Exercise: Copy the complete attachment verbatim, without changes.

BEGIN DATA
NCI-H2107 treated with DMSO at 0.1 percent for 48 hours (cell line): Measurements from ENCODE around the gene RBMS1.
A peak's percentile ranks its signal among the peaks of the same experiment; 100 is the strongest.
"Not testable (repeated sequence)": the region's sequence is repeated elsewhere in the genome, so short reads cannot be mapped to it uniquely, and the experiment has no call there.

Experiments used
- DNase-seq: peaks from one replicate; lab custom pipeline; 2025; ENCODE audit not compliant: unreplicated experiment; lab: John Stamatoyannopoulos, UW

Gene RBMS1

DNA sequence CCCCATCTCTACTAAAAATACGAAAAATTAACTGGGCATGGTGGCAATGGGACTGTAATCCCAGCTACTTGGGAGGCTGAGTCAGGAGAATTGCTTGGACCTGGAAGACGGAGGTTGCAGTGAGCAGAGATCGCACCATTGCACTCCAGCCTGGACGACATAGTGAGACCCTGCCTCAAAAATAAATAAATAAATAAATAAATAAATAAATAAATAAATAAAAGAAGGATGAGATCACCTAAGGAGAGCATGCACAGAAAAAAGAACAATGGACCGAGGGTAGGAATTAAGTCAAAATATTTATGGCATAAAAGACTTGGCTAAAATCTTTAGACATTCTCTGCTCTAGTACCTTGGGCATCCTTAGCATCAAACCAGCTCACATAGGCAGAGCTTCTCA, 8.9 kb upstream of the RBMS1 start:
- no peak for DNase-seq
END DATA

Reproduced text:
NCI-H2107 treated with DMSO at 0.1 percent for 48 hours (cell line): Measurements from ENCODE around the gene RBMS1.
A peak's percentile ranks its signal among the peaks of the same experiment; 100 is the strongest.
"Not testable (repeated sequence)": the region's sequence is repeated elsewhere in the genome, so short reads cannot be mapped to it uniquely, and the experiment has no call there.

Experiments used
- DNase-seq: peaks from one replicate; lab custom pipeline; 2025; ENCODE audit not compliant: unreplicated experiment; lab: John Stamatoyannopoulos, UW

Gene RBMS1

DNA sequence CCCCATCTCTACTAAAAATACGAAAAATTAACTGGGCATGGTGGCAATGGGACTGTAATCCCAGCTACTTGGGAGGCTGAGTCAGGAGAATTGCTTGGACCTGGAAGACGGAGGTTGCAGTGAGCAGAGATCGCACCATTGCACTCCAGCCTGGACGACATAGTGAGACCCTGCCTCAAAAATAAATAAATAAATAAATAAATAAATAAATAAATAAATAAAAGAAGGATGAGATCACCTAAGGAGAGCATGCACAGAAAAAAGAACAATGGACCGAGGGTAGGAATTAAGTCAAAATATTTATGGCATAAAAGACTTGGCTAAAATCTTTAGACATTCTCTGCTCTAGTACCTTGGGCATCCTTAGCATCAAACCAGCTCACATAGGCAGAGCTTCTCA, 8.9 kb upstream of the RBMS1 start:
- no peak for DNase-seq